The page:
Forum for Science, Industry and Business

Sponsored by:     3M 
Search our Site:


Lasers put a shine on metals

Jobs are in short supply, and yet some sectors have difficulty in finding suitable trainees for specialist tasks, such as polishing injection molds.

The work is time-consuming and monotonous but requires highest levels of concentration, because any blemish in the mold can render it useless. A skilled worker may often need a whole week to polish a single metal mold. Up to now it has not been possible to use machines for this dreary work because they cannot get into the curved shapes.

Metal mold for glass manufacture: the lower part of the mold has been left unprocessed, the upper part has been laser-polished. On the right, the product that can be made using a mold of this type. (© Fraunhofer ILT)

Researchers at the Fraunhofer Institute for Laser Technology ILT in Aachen have developed a way of automating the polishing work: "We do not polish the surface by hand with grinding and polishing media. Instead we use a laser," explains Dr.-Ing. Edgar Willenborg, group leader at the ILT. "The laser beam melts the surface to a depth of about 50 to 100 micrometers. Surface tension ensures that the liquid metal flows evenly and solidifies smoothly."

Like in conventional grinding and polishing, the process is repeated with increasing degrees of fineness. In the first stage the researchers melt the surface to a depth of about 100 micrometers, in further steps they gradually reduce the depth. "We can set the melting depth by means of various parameters: the laser output, the speed at which the laser beam travels along the surface and the length of the laser pulses," states Willenborg. Laser polishing does not achieve the same surface smoothness as perfect hand polishing – hand polishers can achieve a roughness Ra of 5 nanometers, the laser at present can only manage 50 nanometers – but Willenborg still sees considerable market potential for the system.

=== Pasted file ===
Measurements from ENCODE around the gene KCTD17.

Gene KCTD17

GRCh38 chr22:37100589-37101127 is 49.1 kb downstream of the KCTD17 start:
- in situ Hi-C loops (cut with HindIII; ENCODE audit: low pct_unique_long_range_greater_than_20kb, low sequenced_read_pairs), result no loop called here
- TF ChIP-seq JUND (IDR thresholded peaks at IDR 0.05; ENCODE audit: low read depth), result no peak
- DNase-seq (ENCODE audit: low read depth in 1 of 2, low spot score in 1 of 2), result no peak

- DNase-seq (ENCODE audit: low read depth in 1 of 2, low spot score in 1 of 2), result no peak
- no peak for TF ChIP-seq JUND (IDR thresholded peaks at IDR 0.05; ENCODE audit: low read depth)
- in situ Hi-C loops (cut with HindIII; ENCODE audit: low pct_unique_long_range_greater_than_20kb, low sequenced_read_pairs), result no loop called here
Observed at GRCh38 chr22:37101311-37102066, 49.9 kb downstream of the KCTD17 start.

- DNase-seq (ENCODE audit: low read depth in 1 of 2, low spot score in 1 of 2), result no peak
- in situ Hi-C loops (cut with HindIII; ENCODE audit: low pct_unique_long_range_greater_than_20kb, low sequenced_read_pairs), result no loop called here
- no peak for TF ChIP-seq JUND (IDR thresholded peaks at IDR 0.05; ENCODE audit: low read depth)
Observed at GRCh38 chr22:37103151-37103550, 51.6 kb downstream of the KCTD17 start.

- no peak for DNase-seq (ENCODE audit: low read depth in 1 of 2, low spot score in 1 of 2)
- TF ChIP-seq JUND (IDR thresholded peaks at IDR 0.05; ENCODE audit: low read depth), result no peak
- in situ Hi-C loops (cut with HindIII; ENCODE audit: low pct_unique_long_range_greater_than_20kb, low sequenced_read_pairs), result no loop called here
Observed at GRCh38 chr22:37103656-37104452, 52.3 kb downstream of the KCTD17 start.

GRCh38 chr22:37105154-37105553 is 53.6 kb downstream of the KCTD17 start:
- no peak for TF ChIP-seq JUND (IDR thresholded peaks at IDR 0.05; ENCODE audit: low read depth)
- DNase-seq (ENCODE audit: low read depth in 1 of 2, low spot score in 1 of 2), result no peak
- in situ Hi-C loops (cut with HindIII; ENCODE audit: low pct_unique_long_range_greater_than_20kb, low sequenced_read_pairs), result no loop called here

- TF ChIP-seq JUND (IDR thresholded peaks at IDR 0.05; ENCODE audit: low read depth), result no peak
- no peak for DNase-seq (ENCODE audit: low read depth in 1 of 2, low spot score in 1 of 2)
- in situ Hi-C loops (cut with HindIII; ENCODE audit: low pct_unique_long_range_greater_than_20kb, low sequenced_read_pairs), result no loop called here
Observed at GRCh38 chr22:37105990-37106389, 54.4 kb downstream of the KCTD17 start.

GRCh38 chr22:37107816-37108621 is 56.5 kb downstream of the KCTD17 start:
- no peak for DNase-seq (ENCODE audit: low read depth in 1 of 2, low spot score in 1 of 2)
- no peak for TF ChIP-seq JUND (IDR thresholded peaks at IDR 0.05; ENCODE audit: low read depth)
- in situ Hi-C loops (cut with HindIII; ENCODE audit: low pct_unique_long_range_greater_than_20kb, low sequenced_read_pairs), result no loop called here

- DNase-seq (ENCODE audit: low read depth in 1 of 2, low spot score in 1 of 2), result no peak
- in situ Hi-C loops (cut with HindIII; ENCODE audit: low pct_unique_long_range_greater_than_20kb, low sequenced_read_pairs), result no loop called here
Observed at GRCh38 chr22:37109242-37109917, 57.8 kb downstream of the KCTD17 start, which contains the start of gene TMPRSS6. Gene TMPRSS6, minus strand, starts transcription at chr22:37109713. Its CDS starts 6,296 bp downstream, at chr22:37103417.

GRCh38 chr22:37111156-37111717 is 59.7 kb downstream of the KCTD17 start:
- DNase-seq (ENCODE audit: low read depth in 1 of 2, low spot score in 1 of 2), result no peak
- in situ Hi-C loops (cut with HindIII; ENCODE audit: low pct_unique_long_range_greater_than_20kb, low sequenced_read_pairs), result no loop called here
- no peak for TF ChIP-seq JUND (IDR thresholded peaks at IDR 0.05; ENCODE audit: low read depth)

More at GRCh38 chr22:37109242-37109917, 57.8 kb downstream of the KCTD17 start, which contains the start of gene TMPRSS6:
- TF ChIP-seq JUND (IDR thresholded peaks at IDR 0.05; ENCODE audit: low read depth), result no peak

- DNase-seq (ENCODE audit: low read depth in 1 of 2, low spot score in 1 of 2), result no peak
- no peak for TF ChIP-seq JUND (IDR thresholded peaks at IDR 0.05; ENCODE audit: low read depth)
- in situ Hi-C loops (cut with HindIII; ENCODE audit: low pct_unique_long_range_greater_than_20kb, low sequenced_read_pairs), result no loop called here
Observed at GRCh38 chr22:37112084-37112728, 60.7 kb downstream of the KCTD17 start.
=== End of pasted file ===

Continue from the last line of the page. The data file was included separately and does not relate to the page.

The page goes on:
"We will concentrate on automating the medium grades: a roughness of 50 nanometers is adequate for many applications, including the molds used for making standard plastic parts." The high-end levels of smoothness will therefore remain the domain of skilled hand polishers.

The time gained by laser polishing and the cost saving achieved are enormous. Whereas a skilled polisher needs about 10 to 30 minutes for each square centimeter, the laser polishes the same area in about a minute. A prototype of the laser polishing machine developed by the scientists in cooperation with mechanical engineering firm Maschinenfabrik Arnold has already been built. Willenborg estimates that the system will be ready for industrial use in one to two years' time. At the Euromold trade show, to be held from December 2 to 5 in Frankfurt, the researchers will be presenting examples of three-dimensional surfaces polished by laser (Hall 8, Stand M114).

Edgar Willenborg | Fraunhofer-Gesellschaft
Further information:

More articles from Process Engineering:

nachricht Etching Microstructures with Lasers
25.10.2016 | Fraunhofer-Institut für Lasertechnik ILT

nachricht Applying electron beams to 3-D objects
23.09.2016 | Fraunhofer-Institut für Organische Elektronik, Elektronenstrahl- und Plasmatechnik FEP